The other night I tried reading as much as I could before I became completely exhausted.  I survived only two pages before I thought my eyeball would fall out.  It took me about 10 minutes to piece together the two pages.  Afterward, I re-read the passages with both eyes to check my comprehension.  I discovered that I tend to have the greatest difficulty with the text near the margins of the center book binding.  This makes sense because I no longer have central vision in my right eye.  

All in all, not a bad experience I guess.  It was frustrating when I couldn't make out some letters no matter how hard I tried.  But it was comforting to know that I could read some text, even with a lot of effort.  Above all, it made me grateful that I still had one good eye.  What a difference it makes to still have one completely unaffected eye...

Monday, November 9, 2009

Two! Dos! Deux! Due!

2009 may have begun as the terrible-horrible-no-good-very-bad-year, but it looks like it may end on a positive note.  (Watch, my luck is gonna turn just because I said that.  Oh brother. No more of your tricks, Universe!)

Today marks the second successful eye appointment of the year!  These days, I define successful as walking out without any vascular activity and most importantly, injection-free.  I did not make gains on the eye chart, but at least things did not worsen.  I'm "holding steady" as Dr. B calls it.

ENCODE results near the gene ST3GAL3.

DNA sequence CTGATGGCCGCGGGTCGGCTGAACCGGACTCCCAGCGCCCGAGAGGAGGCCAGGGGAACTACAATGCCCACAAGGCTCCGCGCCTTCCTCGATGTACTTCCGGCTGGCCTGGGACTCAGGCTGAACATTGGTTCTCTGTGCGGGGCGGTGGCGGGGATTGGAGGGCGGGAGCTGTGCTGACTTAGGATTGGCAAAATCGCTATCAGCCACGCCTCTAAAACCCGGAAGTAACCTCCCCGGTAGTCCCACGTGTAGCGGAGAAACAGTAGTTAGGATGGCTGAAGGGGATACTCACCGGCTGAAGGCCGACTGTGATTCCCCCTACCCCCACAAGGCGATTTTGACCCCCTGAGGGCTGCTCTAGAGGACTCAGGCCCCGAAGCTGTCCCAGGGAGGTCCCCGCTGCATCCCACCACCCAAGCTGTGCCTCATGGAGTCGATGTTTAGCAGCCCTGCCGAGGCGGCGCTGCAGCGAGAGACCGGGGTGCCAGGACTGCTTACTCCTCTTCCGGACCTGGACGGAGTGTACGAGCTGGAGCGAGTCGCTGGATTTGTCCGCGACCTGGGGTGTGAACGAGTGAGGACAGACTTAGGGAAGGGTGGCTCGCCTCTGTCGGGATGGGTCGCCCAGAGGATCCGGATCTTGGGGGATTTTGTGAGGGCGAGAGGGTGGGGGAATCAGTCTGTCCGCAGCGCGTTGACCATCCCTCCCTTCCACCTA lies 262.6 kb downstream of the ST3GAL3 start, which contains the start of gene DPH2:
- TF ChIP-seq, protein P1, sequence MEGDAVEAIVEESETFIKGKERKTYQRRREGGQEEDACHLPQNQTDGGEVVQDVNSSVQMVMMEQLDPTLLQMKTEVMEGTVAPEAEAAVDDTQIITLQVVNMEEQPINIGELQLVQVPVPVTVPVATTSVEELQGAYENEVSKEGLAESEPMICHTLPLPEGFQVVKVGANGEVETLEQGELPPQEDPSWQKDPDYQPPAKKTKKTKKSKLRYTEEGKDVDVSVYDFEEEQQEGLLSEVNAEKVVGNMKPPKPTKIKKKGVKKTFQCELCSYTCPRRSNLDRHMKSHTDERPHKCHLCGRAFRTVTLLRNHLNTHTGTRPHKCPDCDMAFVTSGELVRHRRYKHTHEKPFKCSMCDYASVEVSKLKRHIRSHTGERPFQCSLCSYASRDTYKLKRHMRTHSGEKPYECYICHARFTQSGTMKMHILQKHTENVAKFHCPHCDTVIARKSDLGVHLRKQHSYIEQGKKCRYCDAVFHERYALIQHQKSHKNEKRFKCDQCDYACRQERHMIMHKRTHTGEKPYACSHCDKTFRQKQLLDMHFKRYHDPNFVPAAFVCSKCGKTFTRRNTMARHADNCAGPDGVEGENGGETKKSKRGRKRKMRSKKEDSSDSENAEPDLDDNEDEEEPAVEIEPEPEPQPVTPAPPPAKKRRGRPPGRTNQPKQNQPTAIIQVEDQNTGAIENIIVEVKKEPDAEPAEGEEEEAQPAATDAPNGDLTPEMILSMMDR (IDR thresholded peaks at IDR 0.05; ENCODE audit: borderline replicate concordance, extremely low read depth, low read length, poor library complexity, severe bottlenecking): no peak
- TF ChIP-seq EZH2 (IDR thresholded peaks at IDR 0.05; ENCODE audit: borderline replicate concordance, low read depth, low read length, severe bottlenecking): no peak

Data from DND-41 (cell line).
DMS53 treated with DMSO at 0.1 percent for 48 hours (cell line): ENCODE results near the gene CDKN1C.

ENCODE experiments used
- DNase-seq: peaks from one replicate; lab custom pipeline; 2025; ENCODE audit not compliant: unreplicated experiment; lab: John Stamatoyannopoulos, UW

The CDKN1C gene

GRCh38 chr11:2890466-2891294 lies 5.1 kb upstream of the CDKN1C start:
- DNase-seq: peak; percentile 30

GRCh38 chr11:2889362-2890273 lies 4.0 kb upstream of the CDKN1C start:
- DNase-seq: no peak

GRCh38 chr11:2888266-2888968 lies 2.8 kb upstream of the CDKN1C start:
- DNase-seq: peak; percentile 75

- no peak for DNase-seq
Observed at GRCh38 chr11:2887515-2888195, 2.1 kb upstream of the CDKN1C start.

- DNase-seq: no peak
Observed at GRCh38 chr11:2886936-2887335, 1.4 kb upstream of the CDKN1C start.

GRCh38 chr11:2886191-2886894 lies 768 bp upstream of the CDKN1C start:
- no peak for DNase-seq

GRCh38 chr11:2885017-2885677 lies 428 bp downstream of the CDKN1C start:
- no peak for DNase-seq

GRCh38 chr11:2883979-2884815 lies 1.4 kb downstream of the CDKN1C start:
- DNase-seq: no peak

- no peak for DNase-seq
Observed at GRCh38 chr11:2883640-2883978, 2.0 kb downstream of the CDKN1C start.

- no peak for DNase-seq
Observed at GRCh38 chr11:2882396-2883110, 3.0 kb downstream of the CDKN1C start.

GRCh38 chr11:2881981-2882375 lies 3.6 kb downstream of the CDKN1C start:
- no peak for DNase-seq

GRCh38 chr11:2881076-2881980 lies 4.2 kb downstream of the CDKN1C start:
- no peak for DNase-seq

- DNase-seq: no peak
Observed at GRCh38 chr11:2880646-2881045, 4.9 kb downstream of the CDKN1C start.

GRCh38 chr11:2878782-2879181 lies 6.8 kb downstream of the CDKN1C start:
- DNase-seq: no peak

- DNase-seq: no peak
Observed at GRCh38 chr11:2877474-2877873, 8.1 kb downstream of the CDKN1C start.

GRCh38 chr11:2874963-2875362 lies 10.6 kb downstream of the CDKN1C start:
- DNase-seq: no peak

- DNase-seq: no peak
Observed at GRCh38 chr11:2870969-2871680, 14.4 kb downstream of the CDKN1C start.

Before checking out the situation, Dr. B asked me if I thought things had improved.  I told him honestly that I did not know.  Secretly, I feared that my eyes had worsened.  I've been eating a lot of junk lately and not really taking care of myself.  The heartache of the World Series meant that I treated myself to pizza and ale while staying up way past my bedtime.  A few weeks ago, I fought a nasty cold and graded an insane amount of student work.  Then Halloween happened, and I'm left staring at a cauldron of candy that smells good even through plastic wrappers.  I don't think the guilt really hit until last night, which was spent worrying over everything I had done the past three months.  This resulted in feeling bad about not sleeping and what that would do to my eye blah blah blah.  Basically, I worried about my worry.  Unproductive but it happens.

But ta-da!  Great eye appointment, and I'm not due to see the doc until February.  

So, I'm left with a couple questions:

* Is my diet truly working?
* Maybe my diet works...but not necessarily the whole  of it?  Do I really need to eliminate meat and flour?  Or are my pharmacy-grade fish oil capsules doing a great job?  Funny, I'm also asking these questions as I munch happily on my celebration snack of bread, cheese, and prosciutto.  Oh, I missed you prosciutto!  How great would it be if I could eat bread and meat as much as I wanted?!?
* Maybe the decreased stress levels are at work.
* Or, as Dr. B insists, Avastin and Lucentis are the true miracle workers here.